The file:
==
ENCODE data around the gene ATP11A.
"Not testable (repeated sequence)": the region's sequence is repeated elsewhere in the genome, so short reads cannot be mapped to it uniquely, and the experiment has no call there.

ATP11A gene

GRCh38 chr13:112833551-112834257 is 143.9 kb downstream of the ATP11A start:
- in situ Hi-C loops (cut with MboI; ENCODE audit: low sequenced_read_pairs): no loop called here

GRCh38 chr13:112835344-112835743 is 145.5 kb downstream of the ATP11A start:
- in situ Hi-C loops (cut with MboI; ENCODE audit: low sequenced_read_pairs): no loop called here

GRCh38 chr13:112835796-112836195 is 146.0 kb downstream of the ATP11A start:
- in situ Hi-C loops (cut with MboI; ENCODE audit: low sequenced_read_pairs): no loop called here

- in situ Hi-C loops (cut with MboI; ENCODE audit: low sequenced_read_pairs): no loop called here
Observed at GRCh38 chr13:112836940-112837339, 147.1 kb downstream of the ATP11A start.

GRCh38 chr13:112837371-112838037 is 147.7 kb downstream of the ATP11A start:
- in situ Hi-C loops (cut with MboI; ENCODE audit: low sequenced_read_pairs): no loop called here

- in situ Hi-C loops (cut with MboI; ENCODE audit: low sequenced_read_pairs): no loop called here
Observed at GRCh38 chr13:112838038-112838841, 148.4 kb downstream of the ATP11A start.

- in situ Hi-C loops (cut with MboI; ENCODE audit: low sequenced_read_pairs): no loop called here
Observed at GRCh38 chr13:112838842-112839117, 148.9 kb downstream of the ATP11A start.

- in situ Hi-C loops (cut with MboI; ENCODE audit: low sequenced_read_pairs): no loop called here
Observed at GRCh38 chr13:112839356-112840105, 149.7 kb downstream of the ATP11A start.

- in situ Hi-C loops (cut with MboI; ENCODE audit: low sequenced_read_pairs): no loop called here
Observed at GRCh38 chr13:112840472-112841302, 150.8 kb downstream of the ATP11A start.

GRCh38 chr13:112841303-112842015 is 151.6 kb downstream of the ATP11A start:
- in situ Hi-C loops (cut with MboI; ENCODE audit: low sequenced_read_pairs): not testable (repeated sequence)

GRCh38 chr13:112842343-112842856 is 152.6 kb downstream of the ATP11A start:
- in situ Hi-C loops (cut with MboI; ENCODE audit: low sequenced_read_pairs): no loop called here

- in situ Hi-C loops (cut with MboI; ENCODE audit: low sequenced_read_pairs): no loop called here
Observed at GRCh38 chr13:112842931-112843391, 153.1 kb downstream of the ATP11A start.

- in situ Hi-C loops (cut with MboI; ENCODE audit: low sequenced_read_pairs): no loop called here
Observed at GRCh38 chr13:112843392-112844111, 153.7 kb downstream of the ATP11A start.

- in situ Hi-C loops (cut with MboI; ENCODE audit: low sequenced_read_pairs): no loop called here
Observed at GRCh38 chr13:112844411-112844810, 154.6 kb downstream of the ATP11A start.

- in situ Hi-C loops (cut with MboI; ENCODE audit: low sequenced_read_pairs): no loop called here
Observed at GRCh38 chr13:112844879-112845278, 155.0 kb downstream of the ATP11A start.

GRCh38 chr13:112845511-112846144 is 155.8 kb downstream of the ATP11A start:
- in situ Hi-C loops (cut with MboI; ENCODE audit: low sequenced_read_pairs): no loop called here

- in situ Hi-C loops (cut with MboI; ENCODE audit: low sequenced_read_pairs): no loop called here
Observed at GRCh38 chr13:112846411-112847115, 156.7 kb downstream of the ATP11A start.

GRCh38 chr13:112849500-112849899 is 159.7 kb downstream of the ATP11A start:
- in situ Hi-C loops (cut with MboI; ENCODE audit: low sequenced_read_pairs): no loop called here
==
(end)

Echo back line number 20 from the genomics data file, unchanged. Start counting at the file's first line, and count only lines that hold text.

- in situ Hi-C loops (cut with MboI; ENCODE audit: low sequenced_read_pairs): no loop called here